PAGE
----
"Funny how it takes so long to get to the real gripe."

Blame Canada. Jake is always bellyaching about something on the job—the light isn't right, his legs hurt, he's unhappy with his recent transfer. Larry, the boss, tries to make things right, but Jake will not be mollified—he files a grievance with the union, and a breach-of-contract complaint is brought against Larry and the firm. The unspoken subtext is about nativism on the job, as the prejudice against Jake and his thick Canadian accent is unmistakable. Another memorable McGraw-Hill production.





All Together— 1970 (21m:26s)

"There are brothers just like yourself doing it. You could do it too, man."

Lou Rawls hosts this Navy recruiting film aimed at "the young black." It's a tour through just about every position you could fill in the Navy, ranging from fighter jock to barber, and Rawls is relentlessly upbeat about the things the Navy has to offer: "You learn to swim, man, you dig?" This is both deeply patronizing to its target audience ("You'll find, when you're hungry enough, that common weeds taste like soul food, you dig?") and full of the anxiety of its time: ROTC is presented as a glorious campus option, but in this 1970 production you don't once hear the word "Vietnam." Particular appeals are made to women (the promise of equal pay for equal work) and to law students. The musical accompaniment is provided by Port Authority, "The U.S. Navy's soul band."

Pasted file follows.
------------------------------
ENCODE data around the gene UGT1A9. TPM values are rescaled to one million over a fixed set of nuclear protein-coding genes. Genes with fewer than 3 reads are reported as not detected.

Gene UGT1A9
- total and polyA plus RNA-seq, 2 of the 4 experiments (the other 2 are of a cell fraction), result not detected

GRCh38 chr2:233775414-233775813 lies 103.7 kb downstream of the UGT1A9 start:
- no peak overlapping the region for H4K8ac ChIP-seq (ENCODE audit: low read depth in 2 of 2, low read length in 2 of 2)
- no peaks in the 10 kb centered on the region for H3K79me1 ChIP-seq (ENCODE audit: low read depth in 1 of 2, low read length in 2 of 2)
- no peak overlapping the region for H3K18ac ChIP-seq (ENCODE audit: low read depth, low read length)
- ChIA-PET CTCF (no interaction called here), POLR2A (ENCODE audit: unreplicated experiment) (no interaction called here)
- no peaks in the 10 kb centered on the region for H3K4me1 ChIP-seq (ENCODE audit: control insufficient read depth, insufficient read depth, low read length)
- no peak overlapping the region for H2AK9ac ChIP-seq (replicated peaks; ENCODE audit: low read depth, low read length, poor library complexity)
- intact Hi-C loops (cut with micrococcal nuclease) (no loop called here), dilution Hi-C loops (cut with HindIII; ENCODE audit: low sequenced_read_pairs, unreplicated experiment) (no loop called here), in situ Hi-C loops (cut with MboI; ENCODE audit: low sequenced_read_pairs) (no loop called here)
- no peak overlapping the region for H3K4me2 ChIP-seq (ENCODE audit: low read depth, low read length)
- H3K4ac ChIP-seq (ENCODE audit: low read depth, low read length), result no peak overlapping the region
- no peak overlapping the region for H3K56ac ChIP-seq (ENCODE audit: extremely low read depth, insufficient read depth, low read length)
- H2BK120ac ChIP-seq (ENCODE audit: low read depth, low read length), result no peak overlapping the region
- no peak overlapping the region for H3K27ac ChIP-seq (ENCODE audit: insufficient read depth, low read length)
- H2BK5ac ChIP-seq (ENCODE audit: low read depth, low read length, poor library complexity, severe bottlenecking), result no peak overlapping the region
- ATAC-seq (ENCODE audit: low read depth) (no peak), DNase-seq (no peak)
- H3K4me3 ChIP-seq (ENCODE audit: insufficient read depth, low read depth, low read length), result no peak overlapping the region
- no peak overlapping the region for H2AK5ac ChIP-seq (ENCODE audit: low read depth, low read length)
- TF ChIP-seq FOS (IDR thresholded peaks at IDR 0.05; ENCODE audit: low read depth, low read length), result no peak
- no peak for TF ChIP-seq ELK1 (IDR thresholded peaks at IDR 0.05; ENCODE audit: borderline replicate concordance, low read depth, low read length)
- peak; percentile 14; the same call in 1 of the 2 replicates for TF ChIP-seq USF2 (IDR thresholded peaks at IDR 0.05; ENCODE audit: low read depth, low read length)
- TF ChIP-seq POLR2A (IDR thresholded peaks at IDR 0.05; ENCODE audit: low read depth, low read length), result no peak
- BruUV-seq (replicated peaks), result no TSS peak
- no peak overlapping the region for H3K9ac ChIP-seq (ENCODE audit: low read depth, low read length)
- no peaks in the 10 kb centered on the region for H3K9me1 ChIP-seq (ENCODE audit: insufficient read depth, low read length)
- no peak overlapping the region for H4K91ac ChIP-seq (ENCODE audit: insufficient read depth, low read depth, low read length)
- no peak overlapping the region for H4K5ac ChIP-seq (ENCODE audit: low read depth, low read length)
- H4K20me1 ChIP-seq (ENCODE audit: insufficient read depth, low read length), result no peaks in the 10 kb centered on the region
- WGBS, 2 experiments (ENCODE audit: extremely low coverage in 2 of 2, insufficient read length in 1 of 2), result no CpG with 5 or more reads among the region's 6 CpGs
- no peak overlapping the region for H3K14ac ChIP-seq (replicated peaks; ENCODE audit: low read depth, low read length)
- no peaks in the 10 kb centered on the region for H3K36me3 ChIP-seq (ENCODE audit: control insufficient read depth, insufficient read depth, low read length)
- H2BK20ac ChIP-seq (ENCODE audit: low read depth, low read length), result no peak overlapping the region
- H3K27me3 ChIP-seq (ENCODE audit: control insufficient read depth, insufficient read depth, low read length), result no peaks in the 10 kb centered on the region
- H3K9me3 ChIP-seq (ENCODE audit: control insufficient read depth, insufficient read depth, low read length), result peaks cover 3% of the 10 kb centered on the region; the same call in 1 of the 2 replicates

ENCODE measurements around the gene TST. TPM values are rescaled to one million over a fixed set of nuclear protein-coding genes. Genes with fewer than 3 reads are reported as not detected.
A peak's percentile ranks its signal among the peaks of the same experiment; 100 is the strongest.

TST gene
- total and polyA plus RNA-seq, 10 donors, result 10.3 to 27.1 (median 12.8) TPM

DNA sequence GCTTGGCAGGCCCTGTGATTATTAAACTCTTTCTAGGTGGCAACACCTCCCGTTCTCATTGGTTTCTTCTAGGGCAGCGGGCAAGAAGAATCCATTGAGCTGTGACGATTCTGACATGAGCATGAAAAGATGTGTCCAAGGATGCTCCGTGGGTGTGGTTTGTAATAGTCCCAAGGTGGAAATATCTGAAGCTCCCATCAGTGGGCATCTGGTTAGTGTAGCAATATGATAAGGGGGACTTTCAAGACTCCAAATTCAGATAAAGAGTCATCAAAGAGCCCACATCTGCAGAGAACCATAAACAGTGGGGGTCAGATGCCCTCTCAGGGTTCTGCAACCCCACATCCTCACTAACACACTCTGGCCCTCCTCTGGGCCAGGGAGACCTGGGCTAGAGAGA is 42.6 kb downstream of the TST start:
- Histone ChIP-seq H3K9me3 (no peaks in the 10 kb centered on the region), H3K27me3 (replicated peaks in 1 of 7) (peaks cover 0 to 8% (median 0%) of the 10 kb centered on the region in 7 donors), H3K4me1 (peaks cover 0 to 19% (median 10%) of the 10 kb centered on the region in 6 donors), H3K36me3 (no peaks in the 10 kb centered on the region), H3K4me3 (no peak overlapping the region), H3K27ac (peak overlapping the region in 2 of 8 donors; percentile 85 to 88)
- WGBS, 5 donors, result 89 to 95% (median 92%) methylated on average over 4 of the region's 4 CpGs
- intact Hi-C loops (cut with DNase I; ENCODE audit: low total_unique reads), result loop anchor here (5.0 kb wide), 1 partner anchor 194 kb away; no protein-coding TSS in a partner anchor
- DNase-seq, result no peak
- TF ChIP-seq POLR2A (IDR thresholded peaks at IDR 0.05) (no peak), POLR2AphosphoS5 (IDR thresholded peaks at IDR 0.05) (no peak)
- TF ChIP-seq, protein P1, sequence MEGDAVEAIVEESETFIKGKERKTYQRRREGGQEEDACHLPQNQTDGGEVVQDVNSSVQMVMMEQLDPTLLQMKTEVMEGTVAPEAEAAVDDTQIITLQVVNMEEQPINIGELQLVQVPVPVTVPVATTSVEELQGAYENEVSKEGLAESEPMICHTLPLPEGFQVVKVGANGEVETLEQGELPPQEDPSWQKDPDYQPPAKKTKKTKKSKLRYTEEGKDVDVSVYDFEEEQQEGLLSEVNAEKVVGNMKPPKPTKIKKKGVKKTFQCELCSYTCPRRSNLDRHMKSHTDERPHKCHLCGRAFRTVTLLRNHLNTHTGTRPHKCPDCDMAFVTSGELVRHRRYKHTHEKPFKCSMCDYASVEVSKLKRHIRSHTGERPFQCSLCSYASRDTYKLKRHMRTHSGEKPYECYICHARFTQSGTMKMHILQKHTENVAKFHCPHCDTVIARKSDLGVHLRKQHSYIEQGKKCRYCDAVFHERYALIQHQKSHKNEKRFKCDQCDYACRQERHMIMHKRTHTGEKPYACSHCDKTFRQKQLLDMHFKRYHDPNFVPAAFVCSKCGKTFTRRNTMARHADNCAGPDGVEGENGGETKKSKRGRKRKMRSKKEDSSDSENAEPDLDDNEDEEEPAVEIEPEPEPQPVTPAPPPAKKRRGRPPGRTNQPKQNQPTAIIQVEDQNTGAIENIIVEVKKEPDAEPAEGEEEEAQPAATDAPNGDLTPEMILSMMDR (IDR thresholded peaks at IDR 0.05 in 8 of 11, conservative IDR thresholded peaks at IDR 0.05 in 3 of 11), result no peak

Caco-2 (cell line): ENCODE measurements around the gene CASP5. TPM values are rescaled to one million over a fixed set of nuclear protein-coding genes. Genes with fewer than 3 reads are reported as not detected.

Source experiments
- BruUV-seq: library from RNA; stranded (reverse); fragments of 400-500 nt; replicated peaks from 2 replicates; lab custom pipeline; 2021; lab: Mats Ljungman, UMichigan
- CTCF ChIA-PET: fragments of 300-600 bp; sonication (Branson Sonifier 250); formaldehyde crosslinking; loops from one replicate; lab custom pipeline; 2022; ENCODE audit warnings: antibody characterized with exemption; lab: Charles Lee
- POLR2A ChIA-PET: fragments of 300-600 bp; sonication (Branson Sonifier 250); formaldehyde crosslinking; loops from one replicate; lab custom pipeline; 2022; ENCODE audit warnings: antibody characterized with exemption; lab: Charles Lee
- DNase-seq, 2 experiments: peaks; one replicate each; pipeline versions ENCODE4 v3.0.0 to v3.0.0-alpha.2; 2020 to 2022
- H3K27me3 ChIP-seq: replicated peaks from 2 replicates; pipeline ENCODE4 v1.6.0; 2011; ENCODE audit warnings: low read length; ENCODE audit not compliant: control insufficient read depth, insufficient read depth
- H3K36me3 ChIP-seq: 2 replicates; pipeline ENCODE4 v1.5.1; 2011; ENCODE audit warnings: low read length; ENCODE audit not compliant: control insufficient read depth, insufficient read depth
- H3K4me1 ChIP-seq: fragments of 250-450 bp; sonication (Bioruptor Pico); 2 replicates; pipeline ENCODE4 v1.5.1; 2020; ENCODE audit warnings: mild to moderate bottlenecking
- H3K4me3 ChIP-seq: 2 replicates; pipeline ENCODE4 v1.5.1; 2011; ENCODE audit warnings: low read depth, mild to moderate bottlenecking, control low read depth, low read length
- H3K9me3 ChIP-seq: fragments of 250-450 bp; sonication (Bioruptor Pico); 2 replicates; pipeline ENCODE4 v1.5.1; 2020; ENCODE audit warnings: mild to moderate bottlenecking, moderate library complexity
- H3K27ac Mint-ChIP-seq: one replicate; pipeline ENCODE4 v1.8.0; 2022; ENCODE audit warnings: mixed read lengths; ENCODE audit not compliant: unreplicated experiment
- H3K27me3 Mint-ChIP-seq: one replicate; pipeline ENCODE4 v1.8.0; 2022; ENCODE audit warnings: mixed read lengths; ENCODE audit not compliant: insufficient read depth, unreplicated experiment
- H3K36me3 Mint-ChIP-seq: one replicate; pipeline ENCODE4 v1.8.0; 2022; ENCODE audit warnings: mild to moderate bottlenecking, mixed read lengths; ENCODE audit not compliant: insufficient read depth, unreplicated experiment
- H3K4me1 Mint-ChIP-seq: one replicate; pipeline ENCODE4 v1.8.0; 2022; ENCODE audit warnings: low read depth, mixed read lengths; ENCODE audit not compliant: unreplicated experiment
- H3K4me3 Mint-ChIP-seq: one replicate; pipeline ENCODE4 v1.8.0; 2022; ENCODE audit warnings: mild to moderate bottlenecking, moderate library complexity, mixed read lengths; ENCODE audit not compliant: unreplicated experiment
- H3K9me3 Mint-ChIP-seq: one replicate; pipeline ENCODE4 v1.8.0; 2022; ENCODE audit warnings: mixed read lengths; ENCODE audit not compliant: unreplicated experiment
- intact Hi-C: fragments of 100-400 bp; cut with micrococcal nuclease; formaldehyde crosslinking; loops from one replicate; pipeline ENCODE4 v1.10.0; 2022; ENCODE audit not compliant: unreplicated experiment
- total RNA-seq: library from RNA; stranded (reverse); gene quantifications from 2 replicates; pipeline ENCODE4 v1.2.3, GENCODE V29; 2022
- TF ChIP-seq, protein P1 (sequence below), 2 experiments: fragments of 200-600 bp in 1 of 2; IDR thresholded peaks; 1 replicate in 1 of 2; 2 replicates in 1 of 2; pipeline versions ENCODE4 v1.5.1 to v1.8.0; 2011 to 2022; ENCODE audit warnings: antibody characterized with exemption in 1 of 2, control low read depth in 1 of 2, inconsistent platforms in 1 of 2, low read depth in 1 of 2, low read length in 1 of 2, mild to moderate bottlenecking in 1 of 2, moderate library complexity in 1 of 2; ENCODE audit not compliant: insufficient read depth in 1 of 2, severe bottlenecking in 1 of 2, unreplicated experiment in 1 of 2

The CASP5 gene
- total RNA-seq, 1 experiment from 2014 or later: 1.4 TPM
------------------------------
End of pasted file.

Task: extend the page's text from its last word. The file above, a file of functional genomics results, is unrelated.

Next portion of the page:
Rating for Style: A-
Rating for Substance: B+

 

Image Transfer

 One
Aspect Ratio1.33:1 - Full Frame
Original Aspect Ratioyes
Anamorphicno


Image Transfer Review: As they should be, these films are full of scratches, blotches and skips, and they are preserved in all their 16 mm glory on this disc. Not always pretty, but brimming with authenticity.

Image Transfer Grade: B-

 

Audio Transfer

 LanguageRemote Access
MonoEnglishyes
Dolby Digital
5.0
Englishyes


Audio Transfer Review: The original mono tracks are battered but comprehensible, and in what may be either a loving re-creation of the authentic experience or some guys with way too much time on their hands, there's a second audio track called "Classroom Experience." The 5.0 mix simulates the sound that you would have heard if you were watching these films on a crappy old projector in a classroom, with the dialogue from the one little speaker muffled by the whir of the film going around the reels.

Audio Transfer Grade: B+

 

Disc Extras

Static menu
Scene Access with 12 cues and remote access
Packaging: Amaray
1 Disc
1-Sided disc(s)
Layers: single

Extras Review: Chapter stops are for each of the twelve shorts. Also, there's a brief but nice little essay on the case insert by Skip Eisheimer, the curator of the DVD, who readily acknowledges that "twenty years from now, the videos of today will probably seem just as corny and inappropriate as the films included on this DVD."

Extras Grade: D

 

Final Comments

Good for more than a few belly laughs, these shorts also provide pretty earnest little meditations on the nature of work. You won't be mistaking them for Socratic dialogues any time soon, but God bless the folks at the A/V Geeks Educational Film Archive for preserving these.